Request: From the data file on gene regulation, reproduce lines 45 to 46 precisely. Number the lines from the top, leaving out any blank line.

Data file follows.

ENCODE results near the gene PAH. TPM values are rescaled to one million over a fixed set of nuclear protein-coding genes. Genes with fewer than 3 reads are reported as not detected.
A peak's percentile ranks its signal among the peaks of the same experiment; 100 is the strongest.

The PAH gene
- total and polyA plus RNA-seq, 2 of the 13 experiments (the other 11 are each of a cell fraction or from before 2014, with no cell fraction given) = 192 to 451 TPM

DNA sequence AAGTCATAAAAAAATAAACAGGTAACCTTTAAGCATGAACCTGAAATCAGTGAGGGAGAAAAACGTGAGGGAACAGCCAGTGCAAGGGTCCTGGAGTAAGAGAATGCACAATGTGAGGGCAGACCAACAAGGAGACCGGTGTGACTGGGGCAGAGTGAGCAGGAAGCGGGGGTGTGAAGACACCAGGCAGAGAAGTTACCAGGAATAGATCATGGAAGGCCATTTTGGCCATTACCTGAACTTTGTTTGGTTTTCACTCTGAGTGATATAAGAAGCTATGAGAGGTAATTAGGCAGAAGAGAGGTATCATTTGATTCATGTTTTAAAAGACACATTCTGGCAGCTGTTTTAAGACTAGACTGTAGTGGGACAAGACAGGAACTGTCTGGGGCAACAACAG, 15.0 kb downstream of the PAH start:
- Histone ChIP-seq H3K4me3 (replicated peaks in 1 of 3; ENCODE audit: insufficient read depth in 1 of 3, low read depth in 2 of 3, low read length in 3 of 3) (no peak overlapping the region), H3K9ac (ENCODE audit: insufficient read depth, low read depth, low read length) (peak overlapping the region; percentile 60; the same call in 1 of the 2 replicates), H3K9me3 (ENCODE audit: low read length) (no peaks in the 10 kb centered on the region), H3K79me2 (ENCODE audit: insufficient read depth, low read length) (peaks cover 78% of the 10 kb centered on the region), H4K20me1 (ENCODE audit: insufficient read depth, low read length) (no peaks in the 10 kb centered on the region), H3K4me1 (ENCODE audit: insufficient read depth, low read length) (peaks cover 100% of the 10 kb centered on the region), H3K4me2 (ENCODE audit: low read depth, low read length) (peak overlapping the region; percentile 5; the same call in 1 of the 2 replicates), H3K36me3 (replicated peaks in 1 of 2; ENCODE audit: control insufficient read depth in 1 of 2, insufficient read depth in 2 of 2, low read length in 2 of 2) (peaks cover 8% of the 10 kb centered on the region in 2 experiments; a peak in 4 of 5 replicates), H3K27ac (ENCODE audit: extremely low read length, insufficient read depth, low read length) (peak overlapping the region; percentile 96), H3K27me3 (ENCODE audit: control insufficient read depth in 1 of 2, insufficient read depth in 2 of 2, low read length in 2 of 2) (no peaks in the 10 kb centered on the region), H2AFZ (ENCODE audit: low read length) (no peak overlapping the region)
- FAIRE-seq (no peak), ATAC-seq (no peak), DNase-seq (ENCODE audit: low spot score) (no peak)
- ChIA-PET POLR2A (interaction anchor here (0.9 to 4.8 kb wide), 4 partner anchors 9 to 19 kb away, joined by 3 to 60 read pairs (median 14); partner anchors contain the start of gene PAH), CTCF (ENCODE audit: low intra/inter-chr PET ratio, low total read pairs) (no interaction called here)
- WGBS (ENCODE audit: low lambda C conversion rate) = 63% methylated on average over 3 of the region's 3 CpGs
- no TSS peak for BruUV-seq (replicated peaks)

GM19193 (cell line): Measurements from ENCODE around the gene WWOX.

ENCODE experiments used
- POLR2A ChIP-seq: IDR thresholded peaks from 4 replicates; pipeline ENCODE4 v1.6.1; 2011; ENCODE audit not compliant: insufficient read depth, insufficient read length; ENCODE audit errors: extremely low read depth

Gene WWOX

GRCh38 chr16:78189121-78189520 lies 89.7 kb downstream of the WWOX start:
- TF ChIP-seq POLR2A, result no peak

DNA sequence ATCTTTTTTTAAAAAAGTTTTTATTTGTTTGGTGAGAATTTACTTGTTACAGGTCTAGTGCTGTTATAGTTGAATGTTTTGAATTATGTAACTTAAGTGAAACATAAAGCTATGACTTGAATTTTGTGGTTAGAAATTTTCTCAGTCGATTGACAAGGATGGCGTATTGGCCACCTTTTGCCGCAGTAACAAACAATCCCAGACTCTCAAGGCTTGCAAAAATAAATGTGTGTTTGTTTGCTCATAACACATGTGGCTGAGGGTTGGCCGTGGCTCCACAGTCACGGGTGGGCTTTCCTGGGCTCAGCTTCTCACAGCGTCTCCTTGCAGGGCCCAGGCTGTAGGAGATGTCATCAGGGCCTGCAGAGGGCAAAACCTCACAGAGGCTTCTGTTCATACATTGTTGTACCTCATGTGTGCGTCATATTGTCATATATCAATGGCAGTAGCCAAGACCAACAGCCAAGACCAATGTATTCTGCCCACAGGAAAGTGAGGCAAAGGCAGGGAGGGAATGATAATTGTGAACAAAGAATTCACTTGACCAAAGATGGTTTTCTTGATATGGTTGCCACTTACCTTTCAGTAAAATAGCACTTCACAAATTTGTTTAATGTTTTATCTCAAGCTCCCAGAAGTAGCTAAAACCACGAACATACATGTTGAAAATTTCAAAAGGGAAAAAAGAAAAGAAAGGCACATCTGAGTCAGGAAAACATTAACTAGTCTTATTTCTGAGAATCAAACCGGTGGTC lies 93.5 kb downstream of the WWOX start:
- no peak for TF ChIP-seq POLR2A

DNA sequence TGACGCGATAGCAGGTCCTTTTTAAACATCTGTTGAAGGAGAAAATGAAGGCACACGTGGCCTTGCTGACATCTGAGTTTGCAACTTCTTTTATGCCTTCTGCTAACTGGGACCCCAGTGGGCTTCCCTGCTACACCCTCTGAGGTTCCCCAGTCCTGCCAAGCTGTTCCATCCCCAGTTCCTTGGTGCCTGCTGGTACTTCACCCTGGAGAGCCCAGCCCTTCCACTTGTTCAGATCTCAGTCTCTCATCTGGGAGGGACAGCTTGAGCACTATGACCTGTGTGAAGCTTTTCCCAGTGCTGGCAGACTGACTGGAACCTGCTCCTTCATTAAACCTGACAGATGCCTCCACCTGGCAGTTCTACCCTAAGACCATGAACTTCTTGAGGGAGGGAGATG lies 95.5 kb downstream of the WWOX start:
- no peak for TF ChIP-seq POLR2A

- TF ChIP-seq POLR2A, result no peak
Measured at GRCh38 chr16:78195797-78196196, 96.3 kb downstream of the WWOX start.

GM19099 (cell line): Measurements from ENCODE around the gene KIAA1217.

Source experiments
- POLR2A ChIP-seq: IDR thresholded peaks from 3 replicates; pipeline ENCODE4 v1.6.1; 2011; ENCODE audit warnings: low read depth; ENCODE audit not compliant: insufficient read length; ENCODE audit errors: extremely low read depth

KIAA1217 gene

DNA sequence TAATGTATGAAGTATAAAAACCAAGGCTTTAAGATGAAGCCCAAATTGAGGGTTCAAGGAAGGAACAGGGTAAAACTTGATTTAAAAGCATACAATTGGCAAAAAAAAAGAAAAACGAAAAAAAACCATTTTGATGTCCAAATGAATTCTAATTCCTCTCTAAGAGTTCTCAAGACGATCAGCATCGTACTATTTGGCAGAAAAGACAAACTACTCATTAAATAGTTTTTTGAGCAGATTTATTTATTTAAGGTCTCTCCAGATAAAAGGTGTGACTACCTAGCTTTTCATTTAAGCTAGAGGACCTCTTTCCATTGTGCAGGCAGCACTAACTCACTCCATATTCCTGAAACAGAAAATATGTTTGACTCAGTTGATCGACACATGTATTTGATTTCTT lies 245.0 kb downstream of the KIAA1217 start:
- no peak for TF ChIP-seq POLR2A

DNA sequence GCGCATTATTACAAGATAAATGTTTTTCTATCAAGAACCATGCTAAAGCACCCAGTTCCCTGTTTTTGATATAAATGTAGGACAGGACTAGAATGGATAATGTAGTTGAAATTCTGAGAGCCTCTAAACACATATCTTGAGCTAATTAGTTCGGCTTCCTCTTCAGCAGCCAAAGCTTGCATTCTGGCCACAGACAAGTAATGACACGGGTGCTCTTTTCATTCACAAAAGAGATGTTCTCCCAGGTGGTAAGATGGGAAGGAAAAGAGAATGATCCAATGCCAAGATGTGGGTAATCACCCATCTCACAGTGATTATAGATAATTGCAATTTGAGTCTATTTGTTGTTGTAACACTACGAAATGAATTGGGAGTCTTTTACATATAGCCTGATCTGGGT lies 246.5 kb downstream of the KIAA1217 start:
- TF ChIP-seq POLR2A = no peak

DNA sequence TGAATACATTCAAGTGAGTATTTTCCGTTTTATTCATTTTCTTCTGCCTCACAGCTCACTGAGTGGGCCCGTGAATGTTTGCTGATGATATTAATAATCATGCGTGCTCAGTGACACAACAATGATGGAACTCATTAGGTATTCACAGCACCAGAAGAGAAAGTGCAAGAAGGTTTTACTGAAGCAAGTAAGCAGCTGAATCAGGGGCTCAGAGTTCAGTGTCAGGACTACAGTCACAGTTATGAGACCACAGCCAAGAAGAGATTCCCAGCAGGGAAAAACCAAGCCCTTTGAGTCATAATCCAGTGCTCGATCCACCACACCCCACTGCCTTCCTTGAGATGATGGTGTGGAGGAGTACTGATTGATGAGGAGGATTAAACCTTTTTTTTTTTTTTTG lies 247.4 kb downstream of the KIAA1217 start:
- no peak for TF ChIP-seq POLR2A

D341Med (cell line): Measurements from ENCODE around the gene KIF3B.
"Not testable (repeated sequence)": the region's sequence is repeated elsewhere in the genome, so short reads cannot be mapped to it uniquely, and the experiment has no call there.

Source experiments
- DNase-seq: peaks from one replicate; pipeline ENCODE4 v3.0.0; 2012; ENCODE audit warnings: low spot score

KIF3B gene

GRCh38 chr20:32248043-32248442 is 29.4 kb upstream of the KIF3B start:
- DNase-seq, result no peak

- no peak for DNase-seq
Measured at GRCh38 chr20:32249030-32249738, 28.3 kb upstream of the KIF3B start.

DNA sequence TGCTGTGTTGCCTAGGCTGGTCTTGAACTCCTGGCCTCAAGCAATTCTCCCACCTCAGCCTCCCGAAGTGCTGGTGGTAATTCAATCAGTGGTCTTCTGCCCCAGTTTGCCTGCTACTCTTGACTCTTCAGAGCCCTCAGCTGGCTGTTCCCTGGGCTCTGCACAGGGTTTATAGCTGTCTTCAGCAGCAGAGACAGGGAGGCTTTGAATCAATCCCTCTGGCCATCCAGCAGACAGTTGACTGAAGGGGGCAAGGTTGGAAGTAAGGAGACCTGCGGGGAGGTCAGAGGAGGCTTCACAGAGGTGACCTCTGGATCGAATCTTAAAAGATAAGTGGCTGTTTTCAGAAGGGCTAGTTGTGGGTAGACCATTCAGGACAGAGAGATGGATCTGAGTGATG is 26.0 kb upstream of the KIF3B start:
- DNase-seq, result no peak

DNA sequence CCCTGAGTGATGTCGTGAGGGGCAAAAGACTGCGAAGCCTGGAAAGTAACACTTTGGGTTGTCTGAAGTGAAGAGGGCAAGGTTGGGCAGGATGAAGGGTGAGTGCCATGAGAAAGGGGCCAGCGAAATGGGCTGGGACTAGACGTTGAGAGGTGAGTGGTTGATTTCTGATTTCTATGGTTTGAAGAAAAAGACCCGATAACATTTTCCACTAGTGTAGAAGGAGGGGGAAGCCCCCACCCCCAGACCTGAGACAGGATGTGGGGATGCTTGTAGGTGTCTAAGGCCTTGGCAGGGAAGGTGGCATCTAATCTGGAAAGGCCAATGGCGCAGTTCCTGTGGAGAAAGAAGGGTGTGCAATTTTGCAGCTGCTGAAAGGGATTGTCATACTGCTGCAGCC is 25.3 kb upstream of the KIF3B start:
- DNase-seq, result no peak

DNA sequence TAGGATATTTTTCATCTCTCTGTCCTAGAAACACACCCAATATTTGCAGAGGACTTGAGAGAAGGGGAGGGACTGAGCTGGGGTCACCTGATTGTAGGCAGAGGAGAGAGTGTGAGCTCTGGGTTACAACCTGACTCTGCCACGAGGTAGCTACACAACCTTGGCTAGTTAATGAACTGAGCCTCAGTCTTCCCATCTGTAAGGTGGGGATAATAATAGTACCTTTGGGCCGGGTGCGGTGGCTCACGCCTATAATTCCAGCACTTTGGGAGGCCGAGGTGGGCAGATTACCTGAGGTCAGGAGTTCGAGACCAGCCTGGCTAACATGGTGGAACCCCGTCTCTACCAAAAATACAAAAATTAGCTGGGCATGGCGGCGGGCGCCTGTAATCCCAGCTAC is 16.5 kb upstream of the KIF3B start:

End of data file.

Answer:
- DNase-seq, result no peak

DNA sequence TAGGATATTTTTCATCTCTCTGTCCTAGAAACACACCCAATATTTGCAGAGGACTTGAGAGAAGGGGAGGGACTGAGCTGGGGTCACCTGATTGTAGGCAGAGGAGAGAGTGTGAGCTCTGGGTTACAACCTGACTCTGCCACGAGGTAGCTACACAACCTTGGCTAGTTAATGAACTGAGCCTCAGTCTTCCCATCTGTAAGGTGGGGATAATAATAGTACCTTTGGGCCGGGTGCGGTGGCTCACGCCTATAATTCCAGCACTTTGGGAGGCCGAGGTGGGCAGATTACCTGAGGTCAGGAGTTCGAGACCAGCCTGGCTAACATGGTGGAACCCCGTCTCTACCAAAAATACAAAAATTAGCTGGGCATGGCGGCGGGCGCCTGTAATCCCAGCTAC is 16.5 kb upstream of the KIF3B start: